(Fullerton, CA) — The California State University (CSU) and Wendy Gonaver, represented by attorneys with People For the American Way Foundation, have worked out an agreement over a dispute concerning the requirement that all state employees sign a "loyalty oath" as required by the California Constitution.
Gonaver was originally to have taught two courses at California State University, Fullerton as a temporary lecturer in fall 2007, but she and the university differed over the signing of the oath. A Quaker and pacifist, Gonaver was unable to sign the oath as written because of her religious and other beliefs, and sought to attach an explanatory statement to the oath. Gonaver said that the university would not permit her to attach an explanatory statement, and this violated her legal rights. CSU said that it would not permit Gonaver's original proposed statement because it believed that it qualified the oath.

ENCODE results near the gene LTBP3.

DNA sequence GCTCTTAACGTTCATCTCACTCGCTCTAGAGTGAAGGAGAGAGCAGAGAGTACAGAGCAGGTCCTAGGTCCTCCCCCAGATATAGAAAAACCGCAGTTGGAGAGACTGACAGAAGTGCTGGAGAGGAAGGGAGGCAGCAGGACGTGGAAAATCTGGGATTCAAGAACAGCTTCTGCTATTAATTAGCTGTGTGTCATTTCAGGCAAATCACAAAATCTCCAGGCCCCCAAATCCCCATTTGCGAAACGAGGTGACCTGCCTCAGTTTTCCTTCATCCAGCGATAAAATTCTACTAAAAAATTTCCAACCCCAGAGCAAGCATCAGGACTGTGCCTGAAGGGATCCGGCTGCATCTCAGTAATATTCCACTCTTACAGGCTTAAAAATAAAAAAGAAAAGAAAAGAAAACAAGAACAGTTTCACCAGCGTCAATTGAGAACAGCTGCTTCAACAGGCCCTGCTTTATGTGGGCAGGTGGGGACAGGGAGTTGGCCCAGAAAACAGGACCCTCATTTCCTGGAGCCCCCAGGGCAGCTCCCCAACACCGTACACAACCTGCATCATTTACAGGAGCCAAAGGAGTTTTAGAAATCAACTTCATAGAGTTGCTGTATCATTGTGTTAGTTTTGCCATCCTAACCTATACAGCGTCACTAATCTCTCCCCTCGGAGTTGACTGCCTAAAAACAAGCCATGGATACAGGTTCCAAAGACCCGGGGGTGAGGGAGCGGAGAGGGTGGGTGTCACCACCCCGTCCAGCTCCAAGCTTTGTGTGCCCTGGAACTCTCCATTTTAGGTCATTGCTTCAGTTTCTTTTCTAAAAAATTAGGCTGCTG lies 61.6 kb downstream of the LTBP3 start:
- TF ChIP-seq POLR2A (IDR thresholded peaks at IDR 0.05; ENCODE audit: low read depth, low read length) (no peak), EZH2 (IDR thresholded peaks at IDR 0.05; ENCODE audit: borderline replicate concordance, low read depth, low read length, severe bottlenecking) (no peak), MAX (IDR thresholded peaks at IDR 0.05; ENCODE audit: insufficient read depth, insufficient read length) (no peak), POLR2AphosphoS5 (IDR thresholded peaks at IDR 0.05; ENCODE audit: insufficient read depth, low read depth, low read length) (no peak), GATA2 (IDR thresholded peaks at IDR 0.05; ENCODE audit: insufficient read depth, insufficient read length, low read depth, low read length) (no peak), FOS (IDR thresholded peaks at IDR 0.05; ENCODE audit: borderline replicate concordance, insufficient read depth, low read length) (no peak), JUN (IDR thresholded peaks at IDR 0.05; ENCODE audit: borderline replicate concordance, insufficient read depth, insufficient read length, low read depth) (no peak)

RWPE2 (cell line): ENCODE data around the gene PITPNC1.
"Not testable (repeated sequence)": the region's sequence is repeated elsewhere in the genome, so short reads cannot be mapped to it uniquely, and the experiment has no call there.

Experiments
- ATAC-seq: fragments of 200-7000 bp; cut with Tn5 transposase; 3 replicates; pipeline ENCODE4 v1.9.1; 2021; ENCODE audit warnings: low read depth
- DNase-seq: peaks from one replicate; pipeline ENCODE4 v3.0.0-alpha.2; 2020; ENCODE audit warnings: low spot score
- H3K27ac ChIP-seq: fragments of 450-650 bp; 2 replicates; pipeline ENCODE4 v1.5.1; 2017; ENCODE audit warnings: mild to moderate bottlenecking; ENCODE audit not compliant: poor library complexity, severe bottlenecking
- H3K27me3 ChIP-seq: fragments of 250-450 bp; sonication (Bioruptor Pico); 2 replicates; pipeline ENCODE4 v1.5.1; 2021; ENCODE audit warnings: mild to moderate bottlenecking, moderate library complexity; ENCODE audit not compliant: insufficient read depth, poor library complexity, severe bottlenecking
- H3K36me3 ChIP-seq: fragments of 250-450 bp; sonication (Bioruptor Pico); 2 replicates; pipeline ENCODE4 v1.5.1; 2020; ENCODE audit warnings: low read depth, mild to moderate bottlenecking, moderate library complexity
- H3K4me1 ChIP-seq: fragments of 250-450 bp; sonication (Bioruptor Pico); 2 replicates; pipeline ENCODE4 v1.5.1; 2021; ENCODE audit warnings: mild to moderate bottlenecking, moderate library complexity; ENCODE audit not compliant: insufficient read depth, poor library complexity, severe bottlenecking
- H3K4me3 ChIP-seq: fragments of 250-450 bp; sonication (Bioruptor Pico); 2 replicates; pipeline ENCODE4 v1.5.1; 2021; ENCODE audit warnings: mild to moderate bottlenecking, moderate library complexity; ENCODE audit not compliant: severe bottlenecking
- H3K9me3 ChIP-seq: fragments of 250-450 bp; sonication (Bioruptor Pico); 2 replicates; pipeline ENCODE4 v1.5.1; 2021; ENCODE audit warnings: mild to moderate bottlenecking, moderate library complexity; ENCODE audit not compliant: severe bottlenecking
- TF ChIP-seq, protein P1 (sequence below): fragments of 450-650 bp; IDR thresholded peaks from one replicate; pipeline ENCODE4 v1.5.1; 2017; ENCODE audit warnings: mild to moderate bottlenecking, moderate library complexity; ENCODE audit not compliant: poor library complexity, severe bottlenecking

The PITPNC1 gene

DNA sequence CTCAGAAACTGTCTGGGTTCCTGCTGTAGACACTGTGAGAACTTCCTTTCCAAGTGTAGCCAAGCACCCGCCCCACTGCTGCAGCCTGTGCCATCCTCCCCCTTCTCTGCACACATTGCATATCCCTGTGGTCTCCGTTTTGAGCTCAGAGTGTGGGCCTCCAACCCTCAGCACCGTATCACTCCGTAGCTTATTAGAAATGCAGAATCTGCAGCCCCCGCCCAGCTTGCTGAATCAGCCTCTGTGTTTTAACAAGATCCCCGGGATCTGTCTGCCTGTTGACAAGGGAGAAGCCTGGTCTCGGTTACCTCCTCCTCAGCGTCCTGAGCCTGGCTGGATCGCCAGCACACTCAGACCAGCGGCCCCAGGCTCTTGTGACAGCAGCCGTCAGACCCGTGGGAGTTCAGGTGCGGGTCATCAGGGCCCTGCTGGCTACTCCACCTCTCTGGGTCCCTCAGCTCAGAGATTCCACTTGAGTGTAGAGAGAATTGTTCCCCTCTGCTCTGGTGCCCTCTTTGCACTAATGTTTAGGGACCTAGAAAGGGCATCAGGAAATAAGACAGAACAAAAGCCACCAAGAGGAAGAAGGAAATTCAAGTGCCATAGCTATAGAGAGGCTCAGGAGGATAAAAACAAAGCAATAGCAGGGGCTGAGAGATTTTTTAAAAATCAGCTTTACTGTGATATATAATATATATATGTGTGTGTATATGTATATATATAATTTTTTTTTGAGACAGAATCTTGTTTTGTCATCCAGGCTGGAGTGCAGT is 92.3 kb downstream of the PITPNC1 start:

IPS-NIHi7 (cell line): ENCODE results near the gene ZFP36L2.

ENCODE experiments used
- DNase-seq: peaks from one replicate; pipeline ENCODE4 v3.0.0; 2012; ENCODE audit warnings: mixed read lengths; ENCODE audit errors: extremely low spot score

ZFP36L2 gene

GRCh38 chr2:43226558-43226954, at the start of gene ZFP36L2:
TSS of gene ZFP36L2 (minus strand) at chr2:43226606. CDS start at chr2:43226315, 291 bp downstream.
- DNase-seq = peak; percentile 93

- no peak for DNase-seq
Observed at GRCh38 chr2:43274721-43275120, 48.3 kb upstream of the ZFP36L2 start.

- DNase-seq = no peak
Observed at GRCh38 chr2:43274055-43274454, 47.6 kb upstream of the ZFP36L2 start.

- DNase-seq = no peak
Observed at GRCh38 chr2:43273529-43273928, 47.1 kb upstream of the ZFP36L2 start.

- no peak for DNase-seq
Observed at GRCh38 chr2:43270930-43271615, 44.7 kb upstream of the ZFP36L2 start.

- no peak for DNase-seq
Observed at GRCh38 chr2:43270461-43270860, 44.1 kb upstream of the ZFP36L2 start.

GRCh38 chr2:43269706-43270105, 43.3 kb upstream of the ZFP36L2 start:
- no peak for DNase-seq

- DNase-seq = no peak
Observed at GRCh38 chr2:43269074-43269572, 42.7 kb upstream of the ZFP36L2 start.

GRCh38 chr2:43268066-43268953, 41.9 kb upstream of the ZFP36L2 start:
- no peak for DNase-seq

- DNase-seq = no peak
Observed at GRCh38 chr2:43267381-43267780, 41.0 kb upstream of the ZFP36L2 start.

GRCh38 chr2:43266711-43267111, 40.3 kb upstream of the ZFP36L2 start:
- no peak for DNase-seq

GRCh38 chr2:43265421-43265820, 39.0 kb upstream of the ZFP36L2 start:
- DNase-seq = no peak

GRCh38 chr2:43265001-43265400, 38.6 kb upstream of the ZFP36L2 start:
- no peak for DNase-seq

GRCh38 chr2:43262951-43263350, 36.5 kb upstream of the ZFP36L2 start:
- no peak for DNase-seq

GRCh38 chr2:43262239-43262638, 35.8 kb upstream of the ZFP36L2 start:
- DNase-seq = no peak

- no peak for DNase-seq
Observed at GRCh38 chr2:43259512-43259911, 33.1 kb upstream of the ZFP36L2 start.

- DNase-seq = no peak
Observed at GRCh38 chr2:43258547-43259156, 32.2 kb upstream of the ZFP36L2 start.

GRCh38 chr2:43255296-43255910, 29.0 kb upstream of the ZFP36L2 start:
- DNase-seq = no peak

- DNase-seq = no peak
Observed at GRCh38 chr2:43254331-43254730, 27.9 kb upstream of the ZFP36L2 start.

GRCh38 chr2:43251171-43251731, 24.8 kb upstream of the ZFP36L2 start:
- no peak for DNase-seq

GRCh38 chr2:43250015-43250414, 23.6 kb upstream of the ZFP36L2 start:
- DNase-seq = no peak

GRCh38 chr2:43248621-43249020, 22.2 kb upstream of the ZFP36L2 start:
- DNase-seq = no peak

CSU and People For the American Way Foundation have worked together to resolve the dispute. CSU has agreed to appoint Gonaver as a temporary lecturer teaching two classes in American Studies and Women's Studies during the fall 2008 semester, and to allow the attachment of a revised explanatory statement to the oath that CSU agrees does not undermine or qualify the oath.
"CSU is committed to working with individual employees to accommodate their religious beliefs in order to allow them to sign the oath," said CSU General Counsel Christine Helwick. "If an explanatory statement is needed to accomplish this, CSU must ensure that any such statement does not undermine or qualify the oath. In this case, we are pleased that this dispute ended in a positive resolution, and that we were able to work through the process together."
Judith E. Schaeffer, Legal Director of People For the American Way Foundation and Gonaver's attorney, said the settlement clears the way for others with religious or other objections to the oath to attach an explanatory statement, as long as the statement does not undermine or qualify the oath.
"We're delighted that Wendy will be able to teach at CSU and that the university has allowed her to exercise freedom of speech and express her strong religious beliefs as someone who loves her country and the Constitution," said Schaeffer. "We're especially pleased, as is Wendy, that others facing the same situation will also be able to work with CSU to resolve any issues they may have about the oath."